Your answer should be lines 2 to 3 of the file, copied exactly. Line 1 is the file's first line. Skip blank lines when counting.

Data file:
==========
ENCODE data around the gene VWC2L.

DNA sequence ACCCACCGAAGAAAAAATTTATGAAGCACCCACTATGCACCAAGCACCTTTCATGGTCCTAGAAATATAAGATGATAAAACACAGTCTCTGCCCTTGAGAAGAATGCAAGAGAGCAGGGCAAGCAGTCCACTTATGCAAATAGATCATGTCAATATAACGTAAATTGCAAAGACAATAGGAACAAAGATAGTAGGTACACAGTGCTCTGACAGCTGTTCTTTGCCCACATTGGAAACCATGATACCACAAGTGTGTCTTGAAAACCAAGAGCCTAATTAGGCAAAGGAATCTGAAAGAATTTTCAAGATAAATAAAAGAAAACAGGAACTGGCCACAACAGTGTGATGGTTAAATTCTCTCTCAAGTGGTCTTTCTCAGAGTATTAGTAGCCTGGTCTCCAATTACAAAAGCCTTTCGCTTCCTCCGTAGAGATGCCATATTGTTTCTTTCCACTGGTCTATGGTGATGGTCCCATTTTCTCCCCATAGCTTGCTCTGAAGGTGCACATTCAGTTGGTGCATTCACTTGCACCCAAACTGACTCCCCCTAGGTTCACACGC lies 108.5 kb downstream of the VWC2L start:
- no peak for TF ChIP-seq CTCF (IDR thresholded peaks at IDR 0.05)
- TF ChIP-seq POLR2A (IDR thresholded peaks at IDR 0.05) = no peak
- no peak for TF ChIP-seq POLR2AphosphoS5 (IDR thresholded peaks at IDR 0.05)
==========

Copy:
DNA sequence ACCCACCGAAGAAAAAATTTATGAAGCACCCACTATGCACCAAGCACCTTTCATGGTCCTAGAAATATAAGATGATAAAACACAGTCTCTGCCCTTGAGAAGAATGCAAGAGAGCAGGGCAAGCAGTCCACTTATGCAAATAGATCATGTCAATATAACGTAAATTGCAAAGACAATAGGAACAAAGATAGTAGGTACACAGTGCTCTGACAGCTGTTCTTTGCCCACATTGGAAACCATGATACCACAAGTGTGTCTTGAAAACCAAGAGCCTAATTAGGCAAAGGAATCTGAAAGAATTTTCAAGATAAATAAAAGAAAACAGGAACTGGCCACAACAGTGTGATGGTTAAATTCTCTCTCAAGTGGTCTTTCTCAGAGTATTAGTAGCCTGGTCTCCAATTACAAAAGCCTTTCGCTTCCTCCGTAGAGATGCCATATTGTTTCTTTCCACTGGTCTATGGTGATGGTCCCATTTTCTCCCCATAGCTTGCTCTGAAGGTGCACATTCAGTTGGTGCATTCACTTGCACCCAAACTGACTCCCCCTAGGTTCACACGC lies 108.5 kb downstream of the VWC2L start:
- no peak for TF ChIP-seq CTCF (IDR thresholded peaks at IDR 0.05)